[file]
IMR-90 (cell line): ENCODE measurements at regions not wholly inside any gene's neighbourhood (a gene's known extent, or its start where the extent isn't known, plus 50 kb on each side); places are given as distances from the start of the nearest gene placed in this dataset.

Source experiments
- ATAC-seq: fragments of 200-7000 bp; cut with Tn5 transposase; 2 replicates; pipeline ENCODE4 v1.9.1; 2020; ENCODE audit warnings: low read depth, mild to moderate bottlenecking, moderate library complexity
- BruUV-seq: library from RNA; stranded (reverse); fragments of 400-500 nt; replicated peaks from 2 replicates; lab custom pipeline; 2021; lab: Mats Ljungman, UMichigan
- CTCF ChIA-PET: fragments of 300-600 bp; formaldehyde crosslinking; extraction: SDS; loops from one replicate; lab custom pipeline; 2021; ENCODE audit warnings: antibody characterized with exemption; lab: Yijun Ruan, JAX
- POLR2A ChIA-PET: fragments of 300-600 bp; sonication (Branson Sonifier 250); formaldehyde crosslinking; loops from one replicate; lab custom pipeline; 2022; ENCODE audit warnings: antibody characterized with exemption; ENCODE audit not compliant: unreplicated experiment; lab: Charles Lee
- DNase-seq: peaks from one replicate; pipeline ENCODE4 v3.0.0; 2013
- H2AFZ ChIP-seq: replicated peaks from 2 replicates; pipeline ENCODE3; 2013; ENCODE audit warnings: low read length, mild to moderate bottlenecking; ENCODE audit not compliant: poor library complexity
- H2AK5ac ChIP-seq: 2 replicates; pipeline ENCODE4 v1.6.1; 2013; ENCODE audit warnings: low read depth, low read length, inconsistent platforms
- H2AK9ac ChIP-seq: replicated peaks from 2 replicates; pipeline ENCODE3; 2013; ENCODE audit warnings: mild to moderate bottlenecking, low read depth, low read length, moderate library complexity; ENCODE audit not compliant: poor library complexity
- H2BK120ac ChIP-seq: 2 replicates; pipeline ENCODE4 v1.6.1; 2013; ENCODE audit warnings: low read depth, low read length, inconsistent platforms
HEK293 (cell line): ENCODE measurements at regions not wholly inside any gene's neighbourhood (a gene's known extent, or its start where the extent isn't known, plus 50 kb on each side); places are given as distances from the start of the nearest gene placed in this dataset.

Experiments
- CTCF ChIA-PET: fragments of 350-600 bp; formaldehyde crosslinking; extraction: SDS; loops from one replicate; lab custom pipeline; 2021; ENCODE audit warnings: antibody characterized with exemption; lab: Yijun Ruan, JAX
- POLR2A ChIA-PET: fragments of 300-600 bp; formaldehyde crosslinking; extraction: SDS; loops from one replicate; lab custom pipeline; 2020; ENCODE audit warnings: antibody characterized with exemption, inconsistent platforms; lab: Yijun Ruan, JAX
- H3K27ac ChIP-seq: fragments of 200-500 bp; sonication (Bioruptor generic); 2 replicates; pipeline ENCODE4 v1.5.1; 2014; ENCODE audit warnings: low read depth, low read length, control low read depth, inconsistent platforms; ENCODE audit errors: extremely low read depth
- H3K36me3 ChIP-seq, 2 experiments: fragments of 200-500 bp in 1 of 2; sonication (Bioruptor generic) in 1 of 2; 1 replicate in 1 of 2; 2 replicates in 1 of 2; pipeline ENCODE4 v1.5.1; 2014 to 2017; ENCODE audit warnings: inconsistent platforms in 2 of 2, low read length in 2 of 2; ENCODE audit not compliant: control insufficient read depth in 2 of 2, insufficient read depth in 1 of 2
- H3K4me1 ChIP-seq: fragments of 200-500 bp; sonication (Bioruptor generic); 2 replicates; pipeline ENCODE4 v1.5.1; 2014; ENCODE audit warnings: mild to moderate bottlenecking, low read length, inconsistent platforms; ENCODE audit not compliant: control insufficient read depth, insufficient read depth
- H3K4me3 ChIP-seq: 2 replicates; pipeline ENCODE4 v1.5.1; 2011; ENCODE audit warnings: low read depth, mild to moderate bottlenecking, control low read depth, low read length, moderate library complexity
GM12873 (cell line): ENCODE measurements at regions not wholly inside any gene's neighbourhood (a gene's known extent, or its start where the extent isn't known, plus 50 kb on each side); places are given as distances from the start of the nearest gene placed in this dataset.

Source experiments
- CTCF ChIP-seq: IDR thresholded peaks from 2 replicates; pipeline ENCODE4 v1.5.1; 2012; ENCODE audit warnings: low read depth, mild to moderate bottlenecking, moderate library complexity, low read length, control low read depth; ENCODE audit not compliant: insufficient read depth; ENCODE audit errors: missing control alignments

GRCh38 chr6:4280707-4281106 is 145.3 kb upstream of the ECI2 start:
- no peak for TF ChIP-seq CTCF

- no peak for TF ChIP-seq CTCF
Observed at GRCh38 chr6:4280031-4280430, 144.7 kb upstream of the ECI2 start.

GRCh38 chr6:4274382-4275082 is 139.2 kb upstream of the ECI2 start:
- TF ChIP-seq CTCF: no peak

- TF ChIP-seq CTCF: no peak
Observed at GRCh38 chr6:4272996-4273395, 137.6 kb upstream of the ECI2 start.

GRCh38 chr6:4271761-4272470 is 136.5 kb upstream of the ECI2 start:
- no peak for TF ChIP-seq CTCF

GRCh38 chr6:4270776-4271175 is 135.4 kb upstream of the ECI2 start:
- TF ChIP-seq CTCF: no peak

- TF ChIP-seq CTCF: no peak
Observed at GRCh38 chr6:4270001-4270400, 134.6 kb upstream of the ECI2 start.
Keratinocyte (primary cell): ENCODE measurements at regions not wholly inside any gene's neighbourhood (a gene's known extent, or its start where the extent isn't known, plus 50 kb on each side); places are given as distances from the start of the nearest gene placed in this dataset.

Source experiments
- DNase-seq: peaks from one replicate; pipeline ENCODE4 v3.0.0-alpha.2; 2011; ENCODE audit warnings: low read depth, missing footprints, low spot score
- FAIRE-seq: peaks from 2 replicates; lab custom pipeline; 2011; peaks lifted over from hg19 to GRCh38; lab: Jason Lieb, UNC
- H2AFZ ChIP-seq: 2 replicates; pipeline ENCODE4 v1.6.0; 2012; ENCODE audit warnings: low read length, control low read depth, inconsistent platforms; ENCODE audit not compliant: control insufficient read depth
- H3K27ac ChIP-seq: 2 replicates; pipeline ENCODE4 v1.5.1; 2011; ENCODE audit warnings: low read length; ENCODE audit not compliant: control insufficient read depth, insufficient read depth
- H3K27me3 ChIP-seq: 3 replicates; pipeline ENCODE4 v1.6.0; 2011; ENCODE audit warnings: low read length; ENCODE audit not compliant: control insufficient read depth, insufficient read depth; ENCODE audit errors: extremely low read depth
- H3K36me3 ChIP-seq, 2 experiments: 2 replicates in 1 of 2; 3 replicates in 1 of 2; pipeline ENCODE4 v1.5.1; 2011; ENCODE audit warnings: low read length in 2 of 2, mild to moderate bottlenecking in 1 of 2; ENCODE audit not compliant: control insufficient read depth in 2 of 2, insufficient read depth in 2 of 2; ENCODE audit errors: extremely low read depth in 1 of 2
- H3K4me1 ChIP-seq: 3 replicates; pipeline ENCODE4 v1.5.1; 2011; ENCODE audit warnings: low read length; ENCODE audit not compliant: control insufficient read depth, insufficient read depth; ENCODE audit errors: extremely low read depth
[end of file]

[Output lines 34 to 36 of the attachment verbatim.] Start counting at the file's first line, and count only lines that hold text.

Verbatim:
- TF ChIP-seq CTCF: no peak

- TF ChIP-seq CTCF: no peak
Observed at GRCh38 chr6:4270001-4270400, 134.6 kb upstream of the ECI2 start.